One thing we do a lot less of these days, is research for our vacations. For our last few trips we didn’t even crack open a guide book until we were on the plane. For this trip, we purchased a Rick Steve’s Italy book, for my kindle, the night before we left! So our itinerary is often undecided before the wheels actually hit the runway of our destination, which is fine…I like spontaneity. Plus, we are trying more and more to let the kids help in the decision making. But when our oldest daughter said she really wanted to see the Leaning Tower of Pisa, I might have slightly rolled my eyes and let out a little whimper, “really?”. Someone at school had told her that she must see the Leaning Tower because it is “soooo cool”!
“Have you seen it mom?” she asked me. “Yes…twice” was my reply. Sensing my lack of enthusiasm, she was perplexed. “Well, isn’t it cool? It’s a tower and it looks like it’s going to fall over, but it doesn’t!” I went on to explain that it’s not that I don’t find it interesting, it’s just that it’s very touristy. So we had a conversation about what that meant…about travel being an opportunity to learn about the authentic characteristics of a place, to see how people live in other parts of the world…about not feeling like you always have to see what everyone else sees, but how beauty can be found in the less discovered areas. I also described a tourist as: often wearing inappropriate clothing (e.g. shorts when it’s cold); taking lots of pictures; wearing comfortable shoes; and often reading a guidebook or map. “But, we do some of those things” she said. “Yes, exactly, we are tourists. It’s okay to be a tourists…you just don’t want to be around them all the time (this caused a look of confusion) and you want to try to blend in if you can”. This part, she seemed to take to heart, because during the trip, she enjoyed pointing out all the tourists to me.
Granted, a trip to Italy may not have been the most appropriate time to discuss the advantages of traveling off-the-beaten-path. Yes, my dear, Italy is crawling with tourists, but for good reason. It is a country full of history, beautiful art and according to a 7-year-old, “really cool things to see”. So, I guess sometimes if you can’t beat ‘em, join ‘em! So off to Pisa we went! Yet, not without a stop in Lucca first – a town we had never been to before. What a beautiful surprise Lucca was! I love when my expectations are exceeded! And by the way, how is it that we tend to find carrousels everywhere we go?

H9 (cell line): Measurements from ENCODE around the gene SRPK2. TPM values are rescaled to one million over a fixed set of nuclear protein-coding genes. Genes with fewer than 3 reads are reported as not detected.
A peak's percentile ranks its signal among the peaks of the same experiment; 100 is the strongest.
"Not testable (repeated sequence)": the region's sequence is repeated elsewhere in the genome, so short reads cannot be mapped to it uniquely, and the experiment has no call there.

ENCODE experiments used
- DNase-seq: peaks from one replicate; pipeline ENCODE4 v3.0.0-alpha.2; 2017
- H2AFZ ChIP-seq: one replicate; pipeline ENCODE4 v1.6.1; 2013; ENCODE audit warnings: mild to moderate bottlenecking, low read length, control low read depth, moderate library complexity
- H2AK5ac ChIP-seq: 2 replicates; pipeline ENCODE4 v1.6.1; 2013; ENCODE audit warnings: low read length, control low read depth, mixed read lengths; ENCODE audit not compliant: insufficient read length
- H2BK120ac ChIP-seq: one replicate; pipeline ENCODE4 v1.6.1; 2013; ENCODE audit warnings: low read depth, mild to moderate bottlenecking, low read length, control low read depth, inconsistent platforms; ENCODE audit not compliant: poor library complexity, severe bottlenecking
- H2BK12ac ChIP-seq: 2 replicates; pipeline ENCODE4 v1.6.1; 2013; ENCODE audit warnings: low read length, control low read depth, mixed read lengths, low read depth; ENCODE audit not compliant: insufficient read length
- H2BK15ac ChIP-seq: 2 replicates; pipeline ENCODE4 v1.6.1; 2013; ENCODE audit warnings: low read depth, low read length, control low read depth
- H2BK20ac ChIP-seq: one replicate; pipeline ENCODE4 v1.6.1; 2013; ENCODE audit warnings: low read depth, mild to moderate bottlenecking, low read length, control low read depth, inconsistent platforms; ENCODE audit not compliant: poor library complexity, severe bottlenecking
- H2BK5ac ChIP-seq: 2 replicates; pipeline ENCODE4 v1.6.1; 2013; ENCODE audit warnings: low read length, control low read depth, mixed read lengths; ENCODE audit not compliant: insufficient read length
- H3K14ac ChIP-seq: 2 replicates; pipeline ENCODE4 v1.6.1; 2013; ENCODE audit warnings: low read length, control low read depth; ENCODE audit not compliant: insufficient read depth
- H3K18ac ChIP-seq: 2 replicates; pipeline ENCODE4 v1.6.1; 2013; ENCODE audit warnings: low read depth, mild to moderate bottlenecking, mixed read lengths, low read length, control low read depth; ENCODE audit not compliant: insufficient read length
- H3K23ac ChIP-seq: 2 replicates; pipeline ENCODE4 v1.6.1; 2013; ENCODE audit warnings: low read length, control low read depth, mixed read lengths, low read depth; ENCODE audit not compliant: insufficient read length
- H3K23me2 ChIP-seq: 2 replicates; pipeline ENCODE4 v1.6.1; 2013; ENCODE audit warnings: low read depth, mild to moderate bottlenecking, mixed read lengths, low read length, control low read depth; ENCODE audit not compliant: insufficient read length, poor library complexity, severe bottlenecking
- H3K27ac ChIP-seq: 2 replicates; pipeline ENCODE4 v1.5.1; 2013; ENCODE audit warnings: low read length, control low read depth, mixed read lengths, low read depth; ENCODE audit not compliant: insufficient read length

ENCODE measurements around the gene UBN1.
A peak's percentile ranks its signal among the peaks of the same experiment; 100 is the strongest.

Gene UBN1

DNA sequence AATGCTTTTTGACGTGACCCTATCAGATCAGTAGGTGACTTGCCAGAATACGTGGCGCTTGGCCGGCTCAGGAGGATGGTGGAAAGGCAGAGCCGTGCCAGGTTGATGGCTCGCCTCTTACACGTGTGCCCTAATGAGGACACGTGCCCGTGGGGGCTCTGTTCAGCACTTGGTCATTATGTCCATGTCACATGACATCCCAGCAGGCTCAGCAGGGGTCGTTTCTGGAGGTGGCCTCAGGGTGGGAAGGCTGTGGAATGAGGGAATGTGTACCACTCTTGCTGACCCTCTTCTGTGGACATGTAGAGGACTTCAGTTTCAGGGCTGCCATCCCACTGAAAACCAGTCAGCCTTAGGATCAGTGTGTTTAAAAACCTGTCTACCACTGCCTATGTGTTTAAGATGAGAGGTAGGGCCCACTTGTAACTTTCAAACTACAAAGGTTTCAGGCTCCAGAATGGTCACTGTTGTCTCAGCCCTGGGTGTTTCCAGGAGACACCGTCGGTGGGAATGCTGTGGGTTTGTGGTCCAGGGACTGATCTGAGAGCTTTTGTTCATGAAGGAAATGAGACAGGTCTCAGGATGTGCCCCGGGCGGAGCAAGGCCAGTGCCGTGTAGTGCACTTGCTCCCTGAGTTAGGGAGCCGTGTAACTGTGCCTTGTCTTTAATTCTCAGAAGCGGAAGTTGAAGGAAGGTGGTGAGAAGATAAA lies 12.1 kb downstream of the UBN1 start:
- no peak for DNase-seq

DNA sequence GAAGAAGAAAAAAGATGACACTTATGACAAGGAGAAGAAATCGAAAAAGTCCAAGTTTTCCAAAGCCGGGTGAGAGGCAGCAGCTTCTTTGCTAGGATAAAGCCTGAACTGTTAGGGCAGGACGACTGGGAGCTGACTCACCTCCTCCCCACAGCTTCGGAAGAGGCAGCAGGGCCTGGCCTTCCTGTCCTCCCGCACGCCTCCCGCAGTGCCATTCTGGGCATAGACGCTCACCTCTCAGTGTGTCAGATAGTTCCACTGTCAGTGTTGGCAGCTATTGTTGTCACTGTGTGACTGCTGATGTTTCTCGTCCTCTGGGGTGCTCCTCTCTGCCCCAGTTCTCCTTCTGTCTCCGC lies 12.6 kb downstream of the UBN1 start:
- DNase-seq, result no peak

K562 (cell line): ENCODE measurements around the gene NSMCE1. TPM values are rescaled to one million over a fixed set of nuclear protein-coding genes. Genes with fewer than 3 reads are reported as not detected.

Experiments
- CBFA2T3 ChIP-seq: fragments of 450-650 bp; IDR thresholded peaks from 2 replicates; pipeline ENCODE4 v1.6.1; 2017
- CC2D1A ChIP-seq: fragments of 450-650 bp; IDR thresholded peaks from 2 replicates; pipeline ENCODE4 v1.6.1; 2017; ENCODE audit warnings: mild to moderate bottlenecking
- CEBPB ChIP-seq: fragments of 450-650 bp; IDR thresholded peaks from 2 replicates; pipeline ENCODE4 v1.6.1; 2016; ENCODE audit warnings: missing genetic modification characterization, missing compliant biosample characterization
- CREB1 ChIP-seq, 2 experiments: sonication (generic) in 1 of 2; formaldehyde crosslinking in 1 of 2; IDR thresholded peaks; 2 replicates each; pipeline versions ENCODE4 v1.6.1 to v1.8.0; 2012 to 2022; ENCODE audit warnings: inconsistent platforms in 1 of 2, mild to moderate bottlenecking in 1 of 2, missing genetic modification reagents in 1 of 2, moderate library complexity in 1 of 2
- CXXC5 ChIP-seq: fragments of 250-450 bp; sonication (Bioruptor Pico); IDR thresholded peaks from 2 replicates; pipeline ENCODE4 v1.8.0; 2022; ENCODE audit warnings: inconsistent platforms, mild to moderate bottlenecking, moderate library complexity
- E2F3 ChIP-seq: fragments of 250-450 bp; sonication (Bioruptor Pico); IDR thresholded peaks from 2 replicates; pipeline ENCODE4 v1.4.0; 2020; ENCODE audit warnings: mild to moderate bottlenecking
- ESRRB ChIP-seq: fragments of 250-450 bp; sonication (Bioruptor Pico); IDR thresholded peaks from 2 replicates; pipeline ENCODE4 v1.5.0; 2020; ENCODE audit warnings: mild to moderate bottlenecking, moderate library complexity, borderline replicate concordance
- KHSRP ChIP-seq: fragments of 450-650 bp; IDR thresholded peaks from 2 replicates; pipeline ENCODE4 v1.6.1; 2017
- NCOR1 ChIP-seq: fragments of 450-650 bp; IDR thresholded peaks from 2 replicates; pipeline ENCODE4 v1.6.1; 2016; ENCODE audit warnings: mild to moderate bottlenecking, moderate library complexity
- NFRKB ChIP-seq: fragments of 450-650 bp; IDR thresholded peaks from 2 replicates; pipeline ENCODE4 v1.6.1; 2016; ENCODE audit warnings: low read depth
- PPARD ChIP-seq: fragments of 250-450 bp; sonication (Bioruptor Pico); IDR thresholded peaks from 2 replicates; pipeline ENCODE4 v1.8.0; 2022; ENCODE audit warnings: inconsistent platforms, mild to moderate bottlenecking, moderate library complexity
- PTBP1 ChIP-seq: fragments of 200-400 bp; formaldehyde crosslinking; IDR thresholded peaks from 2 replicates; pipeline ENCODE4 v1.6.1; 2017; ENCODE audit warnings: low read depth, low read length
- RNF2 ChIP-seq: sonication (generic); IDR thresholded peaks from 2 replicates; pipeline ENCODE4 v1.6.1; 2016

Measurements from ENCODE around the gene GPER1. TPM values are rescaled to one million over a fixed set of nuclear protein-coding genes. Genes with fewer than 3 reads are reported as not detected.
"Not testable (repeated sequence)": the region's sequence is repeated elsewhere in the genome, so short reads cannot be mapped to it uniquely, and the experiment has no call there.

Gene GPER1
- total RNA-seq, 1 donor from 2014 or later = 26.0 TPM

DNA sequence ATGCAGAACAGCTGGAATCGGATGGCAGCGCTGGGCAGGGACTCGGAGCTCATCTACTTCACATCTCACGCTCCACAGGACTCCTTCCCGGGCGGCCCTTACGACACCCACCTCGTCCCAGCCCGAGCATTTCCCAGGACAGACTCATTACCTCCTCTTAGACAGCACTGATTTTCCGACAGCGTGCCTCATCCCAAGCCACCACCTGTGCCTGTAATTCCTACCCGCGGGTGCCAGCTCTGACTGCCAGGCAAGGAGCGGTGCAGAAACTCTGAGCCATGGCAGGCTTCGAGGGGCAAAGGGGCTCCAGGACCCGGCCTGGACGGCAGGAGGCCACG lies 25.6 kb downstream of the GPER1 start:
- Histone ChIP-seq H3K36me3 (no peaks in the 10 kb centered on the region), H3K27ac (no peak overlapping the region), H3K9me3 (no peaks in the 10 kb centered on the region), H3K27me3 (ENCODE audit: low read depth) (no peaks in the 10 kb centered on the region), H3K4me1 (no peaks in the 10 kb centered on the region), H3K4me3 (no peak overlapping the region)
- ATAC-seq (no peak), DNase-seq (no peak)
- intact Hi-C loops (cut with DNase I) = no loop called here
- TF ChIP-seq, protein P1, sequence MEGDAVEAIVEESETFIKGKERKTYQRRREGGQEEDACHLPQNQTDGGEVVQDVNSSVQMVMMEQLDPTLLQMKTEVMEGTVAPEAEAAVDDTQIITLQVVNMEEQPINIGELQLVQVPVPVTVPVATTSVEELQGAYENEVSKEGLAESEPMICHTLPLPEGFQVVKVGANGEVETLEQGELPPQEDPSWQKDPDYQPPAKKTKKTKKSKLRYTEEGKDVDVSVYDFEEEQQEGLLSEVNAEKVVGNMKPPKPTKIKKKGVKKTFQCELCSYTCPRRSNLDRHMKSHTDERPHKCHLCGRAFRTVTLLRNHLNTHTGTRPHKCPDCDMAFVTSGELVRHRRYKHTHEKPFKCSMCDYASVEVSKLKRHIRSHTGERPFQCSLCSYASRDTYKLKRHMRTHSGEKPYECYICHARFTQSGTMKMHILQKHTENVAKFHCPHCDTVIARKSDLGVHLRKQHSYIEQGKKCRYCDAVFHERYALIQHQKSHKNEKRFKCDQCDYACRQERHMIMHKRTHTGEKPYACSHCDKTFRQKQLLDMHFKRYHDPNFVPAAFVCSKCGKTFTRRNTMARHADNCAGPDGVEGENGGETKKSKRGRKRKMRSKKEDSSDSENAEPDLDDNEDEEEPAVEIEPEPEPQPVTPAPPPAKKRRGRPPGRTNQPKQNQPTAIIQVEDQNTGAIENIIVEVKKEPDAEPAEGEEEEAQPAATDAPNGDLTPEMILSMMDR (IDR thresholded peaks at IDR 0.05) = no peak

So when we arrived in Pisa, not only was the ‘Field of Miracles’ swarming with tourists…just as expected; but the girls asked me why everyone was standing like this:
If you’ve ever been to Pisa, you know why. Because you can’t leave Pisa without a picture that depicts the illusion that you are supporting the tower from falling. Obviously this was intriguing to the girls, so here you have it: If you can’t beat ‘em, join ‘em!
Although the girls would have liked to climb the tower, we were able to convince them that we shouldn’t…because really, it could fall over at any moment, right? At the time, I wasn’t aware that they don’t let kids under 8 climb the tower, which really would have been a much better, less terrifying, excuse. Oh well, it worked and we were able to skip the lines and head into town for a drink.
(View from kid’s side of the table.)